Watchdog Group Calls for Senate Ethics Committee to Review “Secret Holds“

Watchdog Group Calls for Senate Ethics Committee to Review "Secret Holds"

Government watchdog group Citizens for Responsibility and Ethics in Washington (CREW) on Wednesday asked the Senate Select Committee on Ethics to investigate senators’ failure to abide by a provision in the Honest Leadership and Open Government Act (HLOGA).

The act, enacted in September 2007, bans the use of “secret holds,” a parliamentary maneuver that’s often used to stall or stop legislation or nominations. CREW urged the committee to discipline senators who have violated the ban and to issue guidance on the matter for senators’ future conduct.

CREW made its recommendations in a letter sent from CREW Executive Director Melanie Sloan to the Senate Select Committee on Ethics. HLOGA calls for senators to reveal when they are “intending to object to a proceeding,” or to make a “hold.”

Senators may use a hold to block votes that they don’t want to make, to stall legislation they oppose or to use as a bargaining tactic to get concessions from leadership or the opposition.

Sen. Bernie Sanders (I-Vermont), for instance, announced on Wednesday that he would put a hold on Federal Reserve Chairman Ben Bernanke’s nomination by President Obama for a second term.

The hold has been used in the Senate since the mid-19th century and became official in 1914, but didn’t rise in prominence until the 1960’s. Although there have been efforts to decrease the use of holds, Sloan wrote that enactment of section 512 of HLOGA is the first time the Senate agreed to reform the “secret” aspect of the hold process.

HLOGA did not, however, create any mechanisms to enforce the ban, and senators have continued to use secret holds, according to CREW.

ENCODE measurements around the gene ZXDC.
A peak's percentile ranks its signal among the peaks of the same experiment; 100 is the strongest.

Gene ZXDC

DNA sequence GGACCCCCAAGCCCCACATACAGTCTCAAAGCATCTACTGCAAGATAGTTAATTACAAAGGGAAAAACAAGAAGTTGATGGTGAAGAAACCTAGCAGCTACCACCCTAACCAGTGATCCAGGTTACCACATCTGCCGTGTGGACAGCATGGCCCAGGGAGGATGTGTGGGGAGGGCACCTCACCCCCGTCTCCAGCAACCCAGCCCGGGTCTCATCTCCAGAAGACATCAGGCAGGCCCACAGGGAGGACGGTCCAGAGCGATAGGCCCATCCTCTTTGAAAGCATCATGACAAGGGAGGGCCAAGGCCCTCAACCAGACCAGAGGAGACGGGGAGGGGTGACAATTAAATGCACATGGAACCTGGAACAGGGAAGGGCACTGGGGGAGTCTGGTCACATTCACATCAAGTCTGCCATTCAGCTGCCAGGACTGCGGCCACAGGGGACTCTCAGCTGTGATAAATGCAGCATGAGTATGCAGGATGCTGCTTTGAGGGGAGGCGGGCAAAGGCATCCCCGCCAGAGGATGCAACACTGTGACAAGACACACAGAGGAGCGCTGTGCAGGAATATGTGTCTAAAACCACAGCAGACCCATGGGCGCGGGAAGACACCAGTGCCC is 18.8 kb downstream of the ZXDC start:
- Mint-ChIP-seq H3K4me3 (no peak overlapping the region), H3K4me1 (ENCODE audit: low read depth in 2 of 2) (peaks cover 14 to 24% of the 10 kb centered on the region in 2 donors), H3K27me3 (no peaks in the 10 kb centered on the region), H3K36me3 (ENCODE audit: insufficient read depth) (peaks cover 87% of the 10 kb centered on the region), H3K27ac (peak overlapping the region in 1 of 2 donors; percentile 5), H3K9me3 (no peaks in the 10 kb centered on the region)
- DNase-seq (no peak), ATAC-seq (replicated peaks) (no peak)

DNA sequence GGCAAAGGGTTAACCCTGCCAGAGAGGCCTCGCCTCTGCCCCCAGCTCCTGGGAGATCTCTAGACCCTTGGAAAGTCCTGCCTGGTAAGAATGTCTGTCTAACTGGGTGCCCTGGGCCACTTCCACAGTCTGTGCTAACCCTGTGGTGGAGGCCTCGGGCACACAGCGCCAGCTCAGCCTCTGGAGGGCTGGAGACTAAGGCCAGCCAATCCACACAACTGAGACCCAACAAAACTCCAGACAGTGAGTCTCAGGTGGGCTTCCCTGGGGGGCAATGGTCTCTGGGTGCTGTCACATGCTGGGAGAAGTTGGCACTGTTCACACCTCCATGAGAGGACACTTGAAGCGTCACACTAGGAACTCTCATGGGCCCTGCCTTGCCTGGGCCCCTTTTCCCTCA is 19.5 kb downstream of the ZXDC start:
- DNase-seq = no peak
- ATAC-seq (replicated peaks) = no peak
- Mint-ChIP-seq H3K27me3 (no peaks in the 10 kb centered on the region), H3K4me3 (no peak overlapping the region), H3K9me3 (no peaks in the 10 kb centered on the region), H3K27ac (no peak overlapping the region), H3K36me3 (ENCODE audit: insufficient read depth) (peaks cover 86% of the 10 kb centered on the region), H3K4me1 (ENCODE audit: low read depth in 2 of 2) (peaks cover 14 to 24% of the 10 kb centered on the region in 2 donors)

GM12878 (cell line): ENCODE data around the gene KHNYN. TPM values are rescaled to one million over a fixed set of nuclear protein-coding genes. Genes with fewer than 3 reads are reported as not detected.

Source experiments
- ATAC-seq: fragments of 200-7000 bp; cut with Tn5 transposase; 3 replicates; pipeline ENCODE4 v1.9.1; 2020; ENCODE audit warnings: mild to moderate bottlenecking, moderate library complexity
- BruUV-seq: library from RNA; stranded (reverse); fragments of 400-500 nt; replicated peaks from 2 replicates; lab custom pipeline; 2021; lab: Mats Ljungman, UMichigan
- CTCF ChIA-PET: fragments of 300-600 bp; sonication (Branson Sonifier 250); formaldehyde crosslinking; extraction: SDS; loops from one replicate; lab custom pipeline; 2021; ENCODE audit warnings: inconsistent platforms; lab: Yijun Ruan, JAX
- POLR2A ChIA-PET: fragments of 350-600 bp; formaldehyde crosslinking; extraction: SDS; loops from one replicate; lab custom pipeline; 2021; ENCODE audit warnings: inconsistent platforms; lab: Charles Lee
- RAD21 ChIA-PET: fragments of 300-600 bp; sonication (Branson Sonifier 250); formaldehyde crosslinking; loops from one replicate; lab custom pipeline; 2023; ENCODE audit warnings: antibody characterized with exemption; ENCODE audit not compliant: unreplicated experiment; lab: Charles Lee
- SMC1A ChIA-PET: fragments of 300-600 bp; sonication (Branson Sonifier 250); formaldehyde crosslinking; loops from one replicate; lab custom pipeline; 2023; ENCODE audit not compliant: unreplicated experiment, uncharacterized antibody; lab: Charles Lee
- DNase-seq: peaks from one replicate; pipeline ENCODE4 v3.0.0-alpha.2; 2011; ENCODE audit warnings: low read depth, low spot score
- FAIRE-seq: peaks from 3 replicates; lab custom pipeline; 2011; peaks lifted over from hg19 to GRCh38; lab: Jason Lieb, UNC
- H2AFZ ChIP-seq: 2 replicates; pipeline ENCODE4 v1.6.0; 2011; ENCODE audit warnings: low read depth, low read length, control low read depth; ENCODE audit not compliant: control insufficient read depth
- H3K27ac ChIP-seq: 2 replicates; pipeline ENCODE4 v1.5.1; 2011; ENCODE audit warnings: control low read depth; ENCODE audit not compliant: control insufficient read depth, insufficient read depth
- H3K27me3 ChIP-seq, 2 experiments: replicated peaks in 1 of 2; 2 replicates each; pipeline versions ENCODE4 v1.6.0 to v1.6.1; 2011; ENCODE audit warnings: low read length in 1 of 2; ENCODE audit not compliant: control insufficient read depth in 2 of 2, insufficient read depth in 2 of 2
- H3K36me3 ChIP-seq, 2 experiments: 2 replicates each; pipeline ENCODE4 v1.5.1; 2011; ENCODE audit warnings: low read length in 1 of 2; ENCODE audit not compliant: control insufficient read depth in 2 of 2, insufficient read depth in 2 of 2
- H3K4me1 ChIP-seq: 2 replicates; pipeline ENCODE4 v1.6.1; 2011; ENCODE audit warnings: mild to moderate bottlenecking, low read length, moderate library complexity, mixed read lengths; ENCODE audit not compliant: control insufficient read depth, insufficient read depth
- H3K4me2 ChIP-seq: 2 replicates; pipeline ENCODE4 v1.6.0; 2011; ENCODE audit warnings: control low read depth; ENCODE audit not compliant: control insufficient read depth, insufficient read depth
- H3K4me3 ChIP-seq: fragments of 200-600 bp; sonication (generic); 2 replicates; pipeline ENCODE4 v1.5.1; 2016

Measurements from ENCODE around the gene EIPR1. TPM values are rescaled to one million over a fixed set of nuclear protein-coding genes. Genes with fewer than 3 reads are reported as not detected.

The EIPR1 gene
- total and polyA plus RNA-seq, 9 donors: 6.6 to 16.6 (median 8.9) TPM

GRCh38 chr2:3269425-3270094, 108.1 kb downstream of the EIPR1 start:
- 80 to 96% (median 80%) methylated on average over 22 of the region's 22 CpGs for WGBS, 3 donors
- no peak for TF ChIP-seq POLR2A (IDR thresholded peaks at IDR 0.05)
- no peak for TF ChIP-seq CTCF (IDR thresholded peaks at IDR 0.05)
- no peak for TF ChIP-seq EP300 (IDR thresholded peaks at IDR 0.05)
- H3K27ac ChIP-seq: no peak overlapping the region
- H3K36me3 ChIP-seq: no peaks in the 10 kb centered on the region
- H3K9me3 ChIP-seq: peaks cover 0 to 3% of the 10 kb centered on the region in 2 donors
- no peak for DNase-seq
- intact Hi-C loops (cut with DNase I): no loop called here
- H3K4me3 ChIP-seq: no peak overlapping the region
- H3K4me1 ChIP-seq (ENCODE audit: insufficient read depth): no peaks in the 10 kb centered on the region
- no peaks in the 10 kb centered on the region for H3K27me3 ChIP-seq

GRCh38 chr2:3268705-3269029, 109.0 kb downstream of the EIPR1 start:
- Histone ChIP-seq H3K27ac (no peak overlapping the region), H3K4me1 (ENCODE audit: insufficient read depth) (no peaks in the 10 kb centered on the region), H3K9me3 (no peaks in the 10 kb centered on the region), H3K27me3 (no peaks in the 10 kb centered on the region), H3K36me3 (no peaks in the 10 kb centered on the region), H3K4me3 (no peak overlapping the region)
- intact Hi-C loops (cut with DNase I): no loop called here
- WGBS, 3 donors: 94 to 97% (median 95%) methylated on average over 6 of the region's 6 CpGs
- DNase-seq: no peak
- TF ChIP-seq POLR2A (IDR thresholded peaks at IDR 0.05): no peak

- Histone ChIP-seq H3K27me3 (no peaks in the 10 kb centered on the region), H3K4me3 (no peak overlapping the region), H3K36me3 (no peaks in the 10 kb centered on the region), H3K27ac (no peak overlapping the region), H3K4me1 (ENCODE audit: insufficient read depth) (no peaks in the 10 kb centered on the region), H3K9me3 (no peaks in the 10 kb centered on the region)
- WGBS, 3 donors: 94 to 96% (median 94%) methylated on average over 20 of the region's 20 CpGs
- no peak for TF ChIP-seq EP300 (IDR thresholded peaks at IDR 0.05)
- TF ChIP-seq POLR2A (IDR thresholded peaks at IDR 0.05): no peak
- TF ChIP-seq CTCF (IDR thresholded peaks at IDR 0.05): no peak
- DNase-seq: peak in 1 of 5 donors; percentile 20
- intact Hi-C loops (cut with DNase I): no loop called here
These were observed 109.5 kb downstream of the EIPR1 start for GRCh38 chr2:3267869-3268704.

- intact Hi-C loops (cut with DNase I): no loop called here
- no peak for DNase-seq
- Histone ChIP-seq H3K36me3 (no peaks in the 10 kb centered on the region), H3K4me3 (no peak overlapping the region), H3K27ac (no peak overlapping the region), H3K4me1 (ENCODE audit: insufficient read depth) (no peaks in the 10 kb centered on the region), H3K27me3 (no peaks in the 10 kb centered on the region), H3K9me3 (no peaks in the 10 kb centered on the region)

To determine whether senators have complied with the ban, CREW conducted a day-by-day review of the Senate Calendar of Business dating from the law’s passage in 2007 through Wednesday. Over this two-year period, CREW found only two bills that had “a notice of intent to object” placed in the calendar.

During the same time, though, CREW discovered many bills and nominations that appeared to have had secret holds placed on them, but no corresponding objections were placed in the calendar and no senator publicly announced a hold.

A veterans health care bill and the confirmation of Hilda Solis as President Obama’s labor secretary were among the many bills and nominations that have been delayed by use of secret holds. In addition, two of President Obama’s science-related nominees’ confirmations allegedly were held by a senator seeking leverage against the administration’s Cuba policy.

In her letter, Sloan asked the ethics committee to consider whether senators’ failure to comply with a ban adopted just two years ago as part of an ethics overhaul is misconduct that reflects upon the Senate. CREW also asked the committee to provide guidance on how the provision should influence senators’ conduct in the future.

The act is “intended to protect the integrity and reputation of the Senate as a whole,” Sloan wrote. It was “designed to promote ethics and transparency, yet from nearly the moment of enactment, the limitation of the use of secret holds has been disregarded by senators of both parties. Having adopted this limitation, however, the Senate ought to be bound by it.”

Failing to abide by it doesn’t make the Senate look credible, Sloan said.

“Senators claimed HLOGA would change the way business is conducted in Washington,” Sloan said. “But the so-called ban on secret holds was nothing more than an empty promise.”

Sloan concluded, “If the ban is really as meaningless as it seems, the ethics committee should admit it, and the Senate should repeal it. As shocking a notion as it may be, Americans have a right to expect senators – just like regular folks – will follow the rules.”